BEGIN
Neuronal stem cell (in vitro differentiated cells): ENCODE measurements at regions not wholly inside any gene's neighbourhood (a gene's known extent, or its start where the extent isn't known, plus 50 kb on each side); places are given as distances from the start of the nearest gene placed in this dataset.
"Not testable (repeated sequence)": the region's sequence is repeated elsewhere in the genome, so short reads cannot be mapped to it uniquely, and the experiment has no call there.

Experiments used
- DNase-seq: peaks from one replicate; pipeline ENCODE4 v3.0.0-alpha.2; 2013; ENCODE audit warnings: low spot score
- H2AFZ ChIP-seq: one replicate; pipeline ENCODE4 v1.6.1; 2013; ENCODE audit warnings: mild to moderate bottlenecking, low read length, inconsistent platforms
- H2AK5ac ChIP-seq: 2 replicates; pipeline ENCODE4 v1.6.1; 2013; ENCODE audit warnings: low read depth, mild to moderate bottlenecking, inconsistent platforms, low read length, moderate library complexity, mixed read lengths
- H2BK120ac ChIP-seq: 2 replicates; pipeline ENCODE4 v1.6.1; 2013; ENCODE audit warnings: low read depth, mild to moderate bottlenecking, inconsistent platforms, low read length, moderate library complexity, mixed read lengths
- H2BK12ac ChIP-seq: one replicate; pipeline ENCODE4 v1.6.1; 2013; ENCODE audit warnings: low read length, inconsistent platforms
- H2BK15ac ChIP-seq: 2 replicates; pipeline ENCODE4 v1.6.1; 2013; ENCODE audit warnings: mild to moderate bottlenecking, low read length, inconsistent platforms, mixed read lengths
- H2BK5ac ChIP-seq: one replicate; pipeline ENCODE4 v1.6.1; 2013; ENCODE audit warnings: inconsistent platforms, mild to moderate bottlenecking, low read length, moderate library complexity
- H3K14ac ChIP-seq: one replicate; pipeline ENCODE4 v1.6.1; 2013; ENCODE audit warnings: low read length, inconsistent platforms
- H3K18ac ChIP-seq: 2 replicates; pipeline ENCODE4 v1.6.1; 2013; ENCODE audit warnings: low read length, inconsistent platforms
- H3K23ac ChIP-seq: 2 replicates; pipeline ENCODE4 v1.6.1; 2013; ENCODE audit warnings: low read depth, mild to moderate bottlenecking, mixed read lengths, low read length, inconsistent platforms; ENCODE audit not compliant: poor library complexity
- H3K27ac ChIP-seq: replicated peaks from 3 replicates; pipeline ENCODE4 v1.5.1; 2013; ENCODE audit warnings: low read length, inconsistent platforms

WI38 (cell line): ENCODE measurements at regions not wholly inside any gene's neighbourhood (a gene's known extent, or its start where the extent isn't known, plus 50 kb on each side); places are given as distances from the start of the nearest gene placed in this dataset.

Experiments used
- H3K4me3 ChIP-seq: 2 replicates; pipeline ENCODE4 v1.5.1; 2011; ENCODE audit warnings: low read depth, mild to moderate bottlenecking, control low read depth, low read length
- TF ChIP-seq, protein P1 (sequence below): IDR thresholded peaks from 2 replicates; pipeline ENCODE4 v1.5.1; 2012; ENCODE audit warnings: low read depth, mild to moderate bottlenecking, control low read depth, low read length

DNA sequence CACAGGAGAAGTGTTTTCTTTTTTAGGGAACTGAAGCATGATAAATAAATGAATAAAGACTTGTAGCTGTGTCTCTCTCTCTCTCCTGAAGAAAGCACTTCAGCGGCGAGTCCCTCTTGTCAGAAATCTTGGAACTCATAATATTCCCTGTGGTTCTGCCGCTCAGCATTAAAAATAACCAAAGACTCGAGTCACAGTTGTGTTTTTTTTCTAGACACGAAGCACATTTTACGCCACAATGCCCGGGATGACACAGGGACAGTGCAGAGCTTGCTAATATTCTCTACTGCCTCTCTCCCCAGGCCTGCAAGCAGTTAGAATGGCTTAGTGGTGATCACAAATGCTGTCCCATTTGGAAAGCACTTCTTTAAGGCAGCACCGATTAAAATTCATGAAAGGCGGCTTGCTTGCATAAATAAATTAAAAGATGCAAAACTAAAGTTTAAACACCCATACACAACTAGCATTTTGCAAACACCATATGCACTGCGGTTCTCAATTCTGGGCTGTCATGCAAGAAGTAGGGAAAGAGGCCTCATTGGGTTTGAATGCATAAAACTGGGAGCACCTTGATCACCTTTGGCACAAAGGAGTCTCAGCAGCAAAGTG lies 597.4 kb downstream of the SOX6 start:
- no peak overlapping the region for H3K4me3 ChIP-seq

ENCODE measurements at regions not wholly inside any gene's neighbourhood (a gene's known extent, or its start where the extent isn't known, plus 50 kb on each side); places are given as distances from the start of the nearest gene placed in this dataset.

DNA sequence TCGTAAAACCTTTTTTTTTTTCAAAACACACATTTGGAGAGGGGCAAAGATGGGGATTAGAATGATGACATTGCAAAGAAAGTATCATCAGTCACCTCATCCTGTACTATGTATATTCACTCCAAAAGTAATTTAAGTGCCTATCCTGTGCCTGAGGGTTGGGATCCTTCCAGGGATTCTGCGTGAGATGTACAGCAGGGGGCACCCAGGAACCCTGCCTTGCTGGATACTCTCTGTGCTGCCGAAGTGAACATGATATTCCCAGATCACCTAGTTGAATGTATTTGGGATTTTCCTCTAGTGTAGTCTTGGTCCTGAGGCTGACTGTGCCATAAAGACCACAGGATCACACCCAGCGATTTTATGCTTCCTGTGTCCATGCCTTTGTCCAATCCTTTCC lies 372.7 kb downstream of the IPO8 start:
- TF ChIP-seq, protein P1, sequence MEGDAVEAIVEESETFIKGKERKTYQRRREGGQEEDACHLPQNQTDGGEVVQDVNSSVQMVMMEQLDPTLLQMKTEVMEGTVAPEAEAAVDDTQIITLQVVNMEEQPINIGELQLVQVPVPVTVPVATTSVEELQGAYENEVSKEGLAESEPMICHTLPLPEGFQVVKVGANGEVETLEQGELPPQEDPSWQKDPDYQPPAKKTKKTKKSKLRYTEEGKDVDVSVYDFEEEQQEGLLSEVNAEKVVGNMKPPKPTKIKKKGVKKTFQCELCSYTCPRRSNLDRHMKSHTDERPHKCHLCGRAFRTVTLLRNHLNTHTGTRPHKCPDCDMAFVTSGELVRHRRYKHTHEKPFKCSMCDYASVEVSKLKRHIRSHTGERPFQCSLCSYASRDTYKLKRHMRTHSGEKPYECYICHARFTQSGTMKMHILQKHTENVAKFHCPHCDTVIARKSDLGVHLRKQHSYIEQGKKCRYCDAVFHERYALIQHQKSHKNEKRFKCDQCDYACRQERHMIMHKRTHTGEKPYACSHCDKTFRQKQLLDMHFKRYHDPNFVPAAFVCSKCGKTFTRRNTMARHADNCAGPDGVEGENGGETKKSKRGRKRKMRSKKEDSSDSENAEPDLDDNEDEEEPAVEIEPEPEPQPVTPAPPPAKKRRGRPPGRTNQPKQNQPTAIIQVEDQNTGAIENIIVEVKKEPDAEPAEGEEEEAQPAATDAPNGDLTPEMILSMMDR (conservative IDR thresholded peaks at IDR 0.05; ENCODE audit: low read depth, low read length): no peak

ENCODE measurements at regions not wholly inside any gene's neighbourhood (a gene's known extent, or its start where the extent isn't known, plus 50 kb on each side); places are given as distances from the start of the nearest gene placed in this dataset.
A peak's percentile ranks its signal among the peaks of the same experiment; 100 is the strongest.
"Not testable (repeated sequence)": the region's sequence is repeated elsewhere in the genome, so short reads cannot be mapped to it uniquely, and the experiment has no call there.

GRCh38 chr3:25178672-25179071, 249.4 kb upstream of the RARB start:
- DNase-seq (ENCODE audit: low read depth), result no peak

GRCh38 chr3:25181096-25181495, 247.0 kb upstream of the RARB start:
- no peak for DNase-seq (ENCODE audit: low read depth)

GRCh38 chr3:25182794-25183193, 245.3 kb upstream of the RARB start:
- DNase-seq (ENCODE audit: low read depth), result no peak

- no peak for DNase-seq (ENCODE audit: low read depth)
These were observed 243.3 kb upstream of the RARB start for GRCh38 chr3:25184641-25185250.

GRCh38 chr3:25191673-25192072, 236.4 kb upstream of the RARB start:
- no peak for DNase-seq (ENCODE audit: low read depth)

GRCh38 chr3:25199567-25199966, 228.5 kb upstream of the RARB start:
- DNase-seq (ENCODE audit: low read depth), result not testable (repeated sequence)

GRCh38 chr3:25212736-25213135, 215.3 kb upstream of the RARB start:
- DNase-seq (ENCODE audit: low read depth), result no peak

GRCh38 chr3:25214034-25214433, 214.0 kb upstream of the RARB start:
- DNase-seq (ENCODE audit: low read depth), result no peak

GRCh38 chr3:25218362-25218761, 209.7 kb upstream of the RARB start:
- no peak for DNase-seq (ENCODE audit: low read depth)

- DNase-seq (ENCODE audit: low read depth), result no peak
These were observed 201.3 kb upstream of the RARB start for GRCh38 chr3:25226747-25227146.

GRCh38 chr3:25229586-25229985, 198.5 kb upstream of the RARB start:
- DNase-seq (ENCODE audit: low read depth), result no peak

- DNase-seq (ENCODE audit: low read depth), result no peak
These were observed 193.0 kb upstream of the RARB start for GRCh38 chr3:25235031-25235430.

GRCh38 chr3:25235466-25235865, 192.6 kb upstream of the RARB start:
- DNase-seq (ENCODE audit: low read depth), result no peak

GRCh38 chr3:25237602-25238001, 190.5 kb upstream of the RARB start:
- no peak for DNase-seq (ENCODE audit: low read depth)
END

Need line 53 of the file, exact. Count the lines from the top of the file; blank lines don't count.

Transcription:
GRCh38 chr3:25237602-25238001, 190.5 kb upstream of the RARB start: